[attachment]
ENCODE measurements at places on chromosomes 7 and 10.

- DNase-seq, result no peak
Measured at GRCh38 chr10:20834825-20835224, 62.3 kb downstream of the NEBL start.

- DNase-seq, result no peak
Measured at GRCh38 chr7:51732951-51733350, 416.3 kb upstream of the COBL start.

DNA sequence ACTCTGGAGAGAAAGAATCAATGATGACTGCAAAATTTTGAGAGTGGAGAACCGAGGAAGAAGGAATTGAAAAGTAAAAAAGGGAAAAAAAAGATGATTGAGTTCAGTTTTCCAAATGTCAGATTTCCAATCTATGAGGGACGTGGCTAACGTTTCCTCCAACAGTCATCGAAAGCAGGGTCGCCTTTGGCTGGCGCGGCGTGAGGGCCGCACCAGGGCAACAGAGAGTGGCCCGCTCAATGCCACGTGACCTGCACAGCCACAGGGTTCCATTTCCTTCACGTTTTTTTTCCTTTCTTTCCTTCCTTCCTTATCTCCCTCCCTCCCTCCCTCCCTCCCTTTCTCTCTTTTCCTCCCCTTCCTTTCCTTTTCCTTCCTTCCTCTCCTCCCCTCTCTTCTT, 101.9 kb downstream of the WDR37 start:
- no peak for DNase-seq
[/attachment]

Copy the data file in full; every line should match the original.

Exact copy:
ENCODE measurements at places on chromosomes 7 and 10.

- DNase-seq, result no peak
Measured at GRCh38 chr10:20834825-20835224, 62.3 kb downstream of the NEBL start.

- DNase-seq, result no peak
Measured at GRCh38 chr7:51732951-51733350, 416.3 kb upstream of the COBL start.

DNA sequence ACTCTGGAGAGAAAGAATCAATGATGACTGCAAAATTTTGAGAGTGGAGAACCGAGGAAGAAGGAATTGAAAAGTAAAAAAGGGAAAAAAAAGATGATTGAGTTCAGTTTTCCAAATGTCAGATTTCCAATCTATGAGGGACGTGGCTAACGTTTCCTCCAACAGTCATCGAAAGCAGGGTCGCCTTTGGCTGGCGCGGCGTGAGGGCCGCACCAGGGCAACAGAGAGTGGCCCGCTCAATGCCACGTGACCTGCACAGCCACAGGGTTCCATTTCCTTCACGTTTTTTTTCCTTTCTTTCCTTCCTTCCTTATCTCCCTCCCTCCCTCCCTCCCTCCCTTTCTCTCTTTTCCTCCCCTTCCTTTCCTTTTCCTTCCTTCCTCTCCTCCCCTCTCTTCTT, 101.9 kb downstream of the WDR37 start:
- no peak for DNase-seq